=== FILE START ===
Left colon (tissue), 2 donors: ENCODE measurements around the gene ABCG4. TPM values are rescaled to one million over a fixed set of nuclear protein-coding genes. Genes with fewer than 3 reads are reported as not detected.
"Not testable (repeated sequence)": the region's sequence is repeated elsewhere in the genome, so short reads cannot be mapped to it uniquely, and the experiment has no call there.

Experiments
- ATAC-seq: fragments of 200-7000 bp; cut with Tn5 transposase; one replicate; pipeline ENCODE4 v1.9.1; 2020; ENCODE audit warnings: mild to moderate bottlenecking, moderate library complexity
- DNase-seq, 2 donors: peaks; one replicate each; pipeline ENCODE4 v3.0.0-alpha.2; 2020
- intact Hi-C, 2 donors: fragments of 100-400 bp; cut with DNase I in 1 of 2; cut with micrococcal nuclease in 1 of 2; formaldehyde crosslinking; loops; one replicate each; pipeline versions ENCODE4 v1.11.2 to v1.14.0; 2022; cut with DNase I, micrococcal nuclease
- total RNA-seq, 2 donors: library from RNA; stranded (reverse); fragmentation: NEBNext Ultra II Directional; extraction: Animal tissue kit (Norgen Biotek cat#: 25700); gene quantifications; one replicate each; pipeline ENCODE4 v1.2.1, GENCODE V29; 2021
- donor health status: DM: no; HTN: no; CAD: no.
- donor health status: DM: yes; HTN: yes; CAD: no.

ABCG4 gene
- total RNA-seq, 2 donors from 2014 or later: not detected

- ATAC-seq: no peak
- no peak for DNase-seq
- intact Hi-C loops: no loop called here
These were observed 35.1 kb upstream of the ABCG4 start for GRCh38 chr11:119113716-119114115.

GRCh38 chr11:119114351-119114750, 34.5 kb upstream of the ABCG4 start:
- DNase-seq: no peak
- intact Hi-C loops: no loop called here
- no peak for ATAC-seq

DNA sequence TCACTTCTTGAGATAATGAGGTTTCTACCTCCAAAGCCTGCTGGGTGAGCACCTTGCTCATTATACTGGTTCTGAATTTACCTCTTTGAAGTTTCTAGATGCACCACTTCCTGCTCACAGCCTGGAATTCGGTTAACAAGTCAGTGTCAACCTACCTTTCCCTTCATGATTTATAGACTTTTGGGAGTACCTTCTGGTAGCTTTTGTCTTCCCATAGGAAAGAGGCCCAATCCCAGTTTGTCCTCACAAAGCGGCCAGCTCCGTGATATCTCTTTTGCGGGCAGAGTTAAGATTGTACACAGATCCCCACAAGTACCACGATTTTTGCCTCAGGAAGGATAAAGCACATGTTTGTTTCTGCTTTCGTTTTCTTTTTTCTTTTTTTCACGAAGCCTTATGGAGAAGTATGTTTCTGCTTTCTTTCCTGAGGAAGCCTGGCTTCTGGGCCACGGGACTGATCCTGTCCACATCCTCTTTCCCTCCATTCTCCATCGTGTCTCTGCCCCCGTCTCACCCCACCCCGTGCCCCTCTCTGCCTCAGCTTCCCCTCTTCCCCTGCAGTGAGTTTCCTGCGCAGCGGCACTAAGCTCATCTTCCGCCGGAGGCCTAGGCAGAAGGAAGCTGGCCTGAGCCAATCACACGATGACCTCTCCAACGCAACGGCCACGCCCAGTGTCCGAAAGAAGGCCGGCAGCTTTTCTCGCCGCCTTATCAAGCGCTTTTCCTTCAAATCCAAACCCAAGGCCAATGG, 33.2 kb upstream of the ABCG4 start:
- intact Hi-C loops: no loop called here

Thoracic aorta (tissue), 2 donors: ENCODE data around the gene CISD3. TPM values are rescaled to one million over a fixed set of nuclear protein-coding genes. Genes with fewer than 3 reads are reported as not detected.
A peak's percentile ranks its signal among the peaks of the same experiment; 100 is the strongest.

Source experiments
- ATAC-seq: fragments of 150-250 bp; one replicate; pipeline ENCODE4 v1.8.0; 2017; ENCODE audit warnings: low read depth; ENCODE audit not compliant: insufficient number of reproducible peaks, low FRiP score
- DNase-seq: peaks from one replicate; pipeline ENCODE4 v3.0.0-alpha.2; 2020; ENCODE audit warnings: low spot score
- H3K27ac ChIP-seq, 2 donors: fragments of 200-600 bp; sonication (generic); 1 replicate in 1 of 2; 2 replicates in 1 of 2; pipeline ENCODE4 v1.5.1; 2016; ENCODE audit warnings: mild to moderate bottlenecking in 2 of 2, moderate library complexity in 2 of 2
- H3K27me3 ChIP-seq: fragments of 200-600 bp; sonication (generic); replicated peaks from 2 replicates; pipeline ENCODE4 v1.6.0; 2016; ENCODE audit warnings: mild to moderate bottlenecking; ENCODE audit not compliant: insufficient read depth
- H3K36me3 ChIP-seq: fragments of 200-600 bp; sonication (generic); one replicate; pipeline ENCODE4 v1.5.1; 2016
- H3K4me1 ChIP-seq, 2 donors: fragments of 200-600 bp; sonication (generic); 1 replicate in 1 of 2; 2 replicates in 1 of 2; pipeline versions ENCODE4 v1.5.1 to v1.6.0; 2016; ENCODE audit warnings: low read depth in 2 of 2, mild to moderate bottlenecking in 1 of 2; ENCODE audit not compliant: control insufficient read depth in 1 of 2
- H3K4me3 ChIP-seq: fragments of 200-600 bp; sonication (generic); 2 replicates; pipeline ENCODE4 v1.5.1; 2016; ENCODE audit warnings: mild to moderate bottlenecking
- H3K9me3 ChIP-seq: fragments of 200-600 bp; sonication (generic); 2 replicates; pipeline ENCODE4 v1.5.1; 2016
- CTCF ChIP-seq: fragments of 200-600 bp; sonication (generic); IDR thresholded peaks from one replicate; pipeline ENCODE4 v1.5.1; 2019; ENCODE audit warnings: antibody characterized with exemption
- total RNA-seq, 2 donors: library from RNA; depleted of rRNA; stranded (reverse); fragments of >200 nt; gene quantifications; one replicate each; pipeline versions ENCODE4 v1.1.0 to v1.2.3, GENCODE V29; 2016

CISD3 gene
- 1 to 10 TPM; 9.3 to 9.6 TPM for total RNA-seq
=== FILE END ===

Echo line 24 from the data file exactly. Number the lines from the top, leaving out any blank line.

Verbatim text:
Source experiments